Philippine small-scale tuna fishers applying for MSC ecolabel

Published on
October 23, 2020

Philippine Tuna Handline Partnership (PTHP) has kicked off the process to apply for the Marine Stewardship Council (MSC) ecolabel.

The application has entered MSC full assessment. A site visit will be conducted in December before the assesor makes a final decision on the application, possibly in July next year.

PTHP operates within the Philippine small-scale yellowfin tuna handline fishery. Its members fish yellowfin tuna, a major fishery export item of the Philippines.

“After a long journey making improvements in their fishery, we’re pleased to see this small-scale tuna fishery reach MSC full assessment where it will be independently assessed by auditors against our rigorous sustainability standard,” MSC’s Senior Fisheries Outreach Manager on Tuna Bill Holden told SeafoodSource.

PTHP will be the first small-scale fishery group in the country to earn the MSC ecolabel if its application is successful. So far only industrial, commercial fishing, and processing companies could afford to obtain the MSC ecolabel due to costly evaluation process and maintenance of its requirements, according to BusinessMirror.

The Philippine organization could do so because for nearly a decade, it has been supported by World Wide Fund for Nature (WWF) Philippines’ Partnership Program Towards Sustainable Tuna (PPTST) to meet strict requirements of the MSC ecolabel. The project has received assistance from several WWF national offices in Germany, Switzerland, Netherlands, United Kingdom, and other local and international partners.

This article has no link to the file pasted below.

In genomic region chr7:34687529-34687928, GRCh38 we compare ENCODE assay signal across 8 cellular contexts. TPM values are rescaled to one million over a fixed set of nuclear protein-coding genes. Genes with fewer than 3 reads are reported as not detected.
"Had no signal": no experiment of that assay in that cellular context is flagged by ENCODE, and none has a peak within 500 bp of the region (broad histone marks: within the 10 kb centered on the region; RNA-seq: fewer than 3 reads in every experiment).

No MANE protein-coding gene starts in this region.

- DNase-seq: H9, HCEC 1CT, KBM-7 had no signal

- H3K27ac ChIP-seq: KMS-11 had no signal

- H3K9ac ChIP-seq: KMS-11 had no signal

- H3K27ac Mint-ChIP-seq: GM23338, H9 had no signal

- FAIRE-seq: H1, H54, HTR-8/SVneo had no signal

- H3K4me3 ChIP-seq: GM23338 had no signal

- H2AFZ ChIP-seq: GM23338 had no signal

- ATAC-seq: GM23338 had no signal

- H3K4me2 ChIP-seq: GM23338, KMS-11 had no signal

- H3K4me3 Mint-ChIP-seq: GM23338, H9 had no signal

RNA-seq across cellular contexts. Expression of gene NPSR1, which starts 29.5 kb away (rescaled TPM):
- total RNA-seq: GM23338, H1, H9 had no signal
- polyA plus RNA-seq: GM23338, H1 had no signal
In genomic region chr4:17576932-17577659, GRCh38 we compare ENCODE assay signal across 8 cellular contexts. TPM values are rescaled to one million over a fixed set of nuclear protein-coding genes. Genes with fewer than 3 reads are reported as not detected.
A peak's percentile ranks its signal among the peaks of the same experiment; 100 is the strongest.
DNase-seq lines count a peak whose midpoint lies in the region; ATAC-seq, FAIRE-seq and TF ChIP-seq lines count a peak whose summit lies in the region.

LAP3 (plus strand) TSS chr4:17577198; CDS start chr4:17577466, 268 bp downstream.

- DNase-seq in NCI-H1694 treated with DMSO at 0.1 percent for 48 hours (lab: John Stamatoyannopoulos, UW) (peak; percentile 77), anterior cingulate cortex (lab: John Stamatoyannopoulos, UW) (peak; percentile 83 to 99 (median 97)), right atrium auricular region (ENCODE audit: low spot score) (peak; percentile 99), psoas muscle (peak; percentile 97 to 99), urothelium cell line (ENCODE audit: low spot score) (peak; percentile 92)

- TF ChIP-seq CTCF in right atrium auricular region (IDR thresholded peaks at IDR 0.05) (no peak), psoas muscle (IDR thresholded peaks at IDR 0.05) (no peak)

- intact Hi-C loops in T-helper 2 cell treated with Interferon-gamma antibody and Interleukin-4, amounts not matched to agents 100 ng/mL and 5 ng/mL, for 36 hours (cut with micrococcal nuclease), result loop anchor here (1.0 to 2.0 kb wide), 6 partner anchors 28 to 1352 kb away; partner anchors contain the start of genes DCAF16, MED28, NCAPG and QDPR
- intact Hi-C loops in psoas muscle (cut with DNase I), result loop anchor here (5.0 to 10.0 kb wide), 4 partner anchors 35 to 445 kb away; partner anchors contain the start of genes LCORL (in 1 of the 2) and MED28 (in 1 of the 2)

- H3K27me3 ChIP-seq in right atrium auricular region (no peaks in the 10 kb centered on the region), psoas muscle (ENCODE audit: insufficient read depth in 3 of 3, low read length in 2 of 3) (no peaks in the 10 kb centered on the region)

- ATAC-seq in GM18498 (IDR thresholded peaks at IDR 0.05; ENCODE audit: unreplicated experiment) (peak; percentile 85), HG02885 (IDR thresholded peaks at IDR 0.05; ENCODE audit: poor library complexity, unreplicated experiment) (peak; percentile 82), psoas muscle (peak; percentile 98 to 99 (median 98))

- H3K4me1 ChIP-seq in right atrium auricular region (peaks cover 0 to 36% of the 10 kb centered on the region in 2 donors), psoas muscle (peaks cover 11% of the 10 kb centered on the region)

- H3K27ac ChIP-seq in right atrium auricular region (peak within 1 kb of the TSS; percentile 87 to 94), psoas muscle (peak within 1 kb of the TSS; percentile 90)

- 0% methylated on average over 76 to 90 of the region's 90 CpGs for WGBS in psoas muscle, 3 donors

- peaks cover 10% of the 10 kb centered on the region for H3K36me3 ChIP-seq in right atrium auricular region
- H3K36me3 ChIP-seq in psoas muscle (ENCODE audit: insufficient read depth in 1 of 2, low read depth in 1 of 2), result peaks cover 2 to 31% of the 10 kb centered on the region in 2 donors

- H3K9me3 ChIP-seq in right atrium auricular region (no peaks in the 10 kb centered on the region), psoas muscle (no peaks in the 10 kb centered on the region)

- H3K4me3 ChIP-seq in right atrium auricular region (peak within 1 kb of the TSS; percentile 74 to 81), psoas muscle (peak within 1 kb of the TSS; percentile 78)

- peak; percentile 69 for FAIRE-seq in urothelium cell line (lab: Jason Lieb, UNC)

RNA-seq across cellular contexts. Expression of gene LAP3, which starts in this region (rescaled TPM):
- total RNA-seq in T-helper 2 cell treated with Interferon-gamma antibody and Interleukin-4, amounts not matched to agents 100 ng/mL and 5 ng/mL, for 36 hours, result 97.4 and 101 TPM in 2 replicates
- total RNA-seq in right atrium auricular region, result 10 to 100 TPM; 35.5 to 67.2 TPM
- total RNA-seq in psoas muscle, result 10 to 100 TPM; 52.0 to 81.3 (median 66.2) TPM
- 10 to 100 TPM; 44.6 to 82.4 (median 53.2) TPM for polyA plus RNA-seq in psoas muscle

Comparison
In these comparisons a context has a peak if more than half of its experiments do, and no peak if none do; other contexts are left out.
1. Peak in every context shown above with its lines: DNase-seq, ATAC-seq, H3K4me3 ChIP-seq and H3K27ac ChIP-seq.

“This is an incredible opportunity for our small-scale fishers. In an industry that is dominated by big commercial interests our fishers are making stand for themselves by telling the world that there is, indeed, space for small-scale, sustainably sourced seafood,” WWF-Philippines Project Manager Joann Binondo told BusinessMirror.

With the MSC ecolabel, small-scale tuna fishers will have better chances to sell their products to developed markets, which are increasingly in need of sustainably-sourced seafood.

“This isn’t just about the ecolabel. This is about our fishers choosing sustainability, something that they did of their own accord. That is part of the message we want people to see – that our fishers are capable, and their seafood is the best,” Binondo said.

Small-scale handline fishing can be a sustainable solution to solve overfishing issues as its gear is considered as more environmentally friendly than other fishing gears, BusinessMirror reported.  

Photo courtesy of Primie Villa Parcon/Shutterstock

Reporting from Hanoi, Vietnam

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